Consider Your Deadline Merely a Suggestion? Consider This...

According to the Leon Newfakn's New York Observer article yesterday, publishers are more frequently demanding the return of advances on late books. In some cases, it's because the book is really late. (We're talkin' years, folks, in some cases.) In other cases, maybe the publisher's overextended and simply trying to cut its losses on a book they suspect won't be a money-maker. (Boo! Hiss! Let 'em do a P&L - profit and loss statement - up front and take their chances, just as we are.)

To keep in the clear, be prompt whenever possible. If you see you're not going to be able to deliver on time, for heaven's sake, chat with your editor about this. Generally, there's a bit of wiggle room to play with. But two years (surprise!) doesn't cut it.

Any thoughts on this development?


Joni Rodgers said…
I take it back. I am a factory.
Or maybe just a heavily-fertilized, pruned, insecticide-sprayed orchard -- the kind where the trees know they'll be chopped down and turned to mulch if they don't produce!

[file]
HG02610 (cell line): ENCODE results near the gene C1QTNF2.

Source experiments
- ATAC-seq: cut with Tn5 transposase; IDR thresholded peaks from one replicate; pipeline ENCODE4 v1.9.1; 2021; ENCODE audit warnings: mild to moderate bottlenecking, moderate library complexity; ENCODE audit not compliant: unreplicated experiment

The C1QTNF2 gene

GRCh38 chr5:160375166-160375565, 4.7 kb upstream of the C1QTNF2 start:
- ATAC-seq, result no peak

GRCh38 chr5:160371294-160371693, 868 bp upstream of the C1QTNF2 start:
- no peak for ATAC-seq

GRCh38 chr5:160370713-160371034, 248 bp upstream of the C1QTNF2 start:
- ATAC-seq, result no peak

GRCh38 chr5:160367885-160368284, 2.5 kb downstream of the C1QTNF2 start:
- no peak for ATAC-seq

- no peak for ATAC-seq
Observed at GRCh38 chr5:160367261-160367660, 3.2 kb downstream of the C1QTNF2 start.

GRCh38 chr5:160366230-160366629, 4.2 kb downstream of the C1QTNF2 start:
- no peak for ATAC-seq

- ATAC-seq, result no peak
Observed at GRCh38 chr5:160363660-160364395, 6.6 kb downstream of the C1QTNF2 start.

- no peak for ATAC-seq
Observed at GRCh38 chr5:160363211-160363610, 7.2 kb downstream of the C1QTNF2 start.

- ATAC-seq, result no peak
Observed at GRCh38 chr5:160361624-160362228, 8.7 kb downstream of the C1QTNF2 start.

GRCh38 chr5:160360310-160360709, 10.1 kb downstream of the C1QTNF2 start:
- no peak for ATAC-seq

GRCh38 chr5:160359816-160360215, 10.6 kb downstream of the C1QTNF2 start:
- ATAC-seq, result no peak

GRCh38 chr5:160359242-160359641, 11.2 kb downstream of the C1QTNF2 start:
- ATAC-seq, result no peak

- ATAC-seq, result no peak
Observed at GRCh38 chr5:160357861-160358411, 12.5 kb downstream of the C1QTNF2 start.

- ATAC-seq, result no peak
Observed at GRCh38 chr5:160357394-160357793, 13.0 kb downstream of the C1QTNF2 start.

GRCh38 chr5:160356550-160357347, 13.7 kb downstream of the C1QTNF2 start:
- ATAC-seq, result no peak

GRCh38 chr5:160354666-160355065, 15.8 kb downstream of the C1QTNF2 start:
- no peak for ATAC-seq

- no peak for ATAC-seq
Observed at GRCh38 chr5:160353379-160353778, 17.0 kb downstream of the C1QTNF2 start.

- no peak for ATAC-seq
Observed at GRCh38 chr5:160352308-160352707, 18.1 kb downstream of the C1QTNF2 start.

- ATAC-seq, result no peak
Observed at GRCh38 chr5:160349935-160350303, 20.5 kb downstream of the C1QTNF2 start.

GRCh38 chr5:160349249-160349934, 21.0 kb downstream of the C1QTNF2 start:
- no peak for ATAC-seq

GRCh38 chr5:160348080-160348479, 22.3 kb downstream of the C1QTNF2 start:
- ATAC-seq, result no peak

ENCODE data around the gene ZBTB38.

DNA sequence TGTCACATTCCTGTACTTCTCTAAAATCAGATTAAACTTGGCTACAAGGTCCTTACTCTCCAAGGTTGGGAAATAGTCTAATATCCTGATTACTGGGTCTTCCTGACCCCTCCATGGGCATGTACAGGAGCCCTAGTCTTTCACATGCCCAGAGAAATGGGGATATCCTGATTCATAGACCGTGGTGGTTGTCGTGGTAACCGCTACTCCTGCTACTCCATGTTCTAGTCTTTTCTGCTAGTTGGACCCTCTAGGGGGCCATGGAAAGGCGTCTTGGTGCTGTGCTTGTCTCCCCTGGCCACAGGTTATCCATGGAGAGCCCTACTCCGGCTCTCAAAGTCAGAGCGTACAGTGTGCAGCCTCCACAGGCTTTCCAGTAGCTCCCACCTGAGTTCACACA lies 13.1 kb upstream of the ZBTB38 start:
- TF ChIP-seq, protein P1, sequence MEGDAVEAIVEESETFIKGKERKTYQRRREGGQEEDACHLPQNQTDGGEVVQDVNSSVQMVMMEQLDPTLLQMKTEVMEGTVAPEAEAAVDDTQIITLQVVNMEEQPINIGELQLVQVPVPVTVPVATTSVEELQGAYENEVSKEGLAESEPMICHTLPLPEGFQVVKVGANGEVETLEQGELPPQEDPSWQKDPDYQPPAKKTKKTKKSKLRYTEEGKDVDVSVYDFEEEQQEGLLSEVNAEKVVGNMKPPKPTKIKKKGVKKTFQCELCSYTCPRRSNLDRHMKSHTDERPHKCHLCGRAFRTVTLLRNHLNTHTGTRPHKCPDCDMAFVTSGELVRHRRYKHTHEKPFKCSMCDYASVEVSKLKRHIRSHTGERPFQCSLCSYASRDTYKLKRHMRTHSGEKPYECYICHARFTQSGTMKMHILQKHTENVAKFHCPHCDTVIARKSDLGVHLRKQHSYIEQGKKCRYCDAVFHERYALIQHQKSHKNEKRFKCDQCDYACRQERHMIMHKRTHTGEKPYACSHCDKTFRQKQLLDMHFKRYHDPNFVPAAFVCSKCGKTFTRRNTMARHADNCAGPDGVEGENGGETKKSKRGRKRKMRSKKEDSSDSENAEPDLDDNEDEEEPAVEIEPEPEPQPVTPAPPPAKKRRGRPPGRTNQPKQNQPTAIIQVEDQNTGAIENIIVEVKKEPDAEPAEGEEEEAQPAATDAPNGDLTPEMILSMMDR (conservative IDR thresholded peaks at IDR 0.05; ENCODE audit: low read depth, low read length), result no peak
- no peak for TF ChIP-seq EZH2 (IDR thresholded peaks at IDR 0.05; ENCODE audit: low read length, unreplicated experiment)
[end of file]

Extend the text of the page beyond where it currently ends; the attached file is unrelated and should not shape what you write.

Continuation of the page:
Joni Rodgers said…
That's really an excellent article. I came to Harper Collins shortly after that infamous "purge" he mentions, and after hearing how lacksadaisical some of the authors were about delivery, my sympathy for them evaporated.

I'm serious as a heart attack about every deadline. This is a business. We're expected to conduct ourselves like professionals.

(Even if we do work in jammy pants.)
I agree. It's hard to feel sorry for authors who routinely blow off deadlines without a second thought.

And I have even less sympathy for those publishers who routinely blow off their contractual obligations with the thought that it will be too expensive (not to mention dangerous to their careers) for authors to come after them in court.
Joni Rodgers said…
I think a really good agent works both sides of the aisle: she cracks the whip on a slow writer and rattles the cage of publishers who drag their feet when it's time to cut the check. In a perfect world -- and I've experienced this more often than not -- everyone does their thing with due diligence and we can all be one happy (albeit slightly dysfunctional) family.

Back to the salt mine...
Suzan Harden said…
I've had deadlines (with consequences) in every other industry I've worked. I was surprised how blase' some writers were about meeting deadlines.

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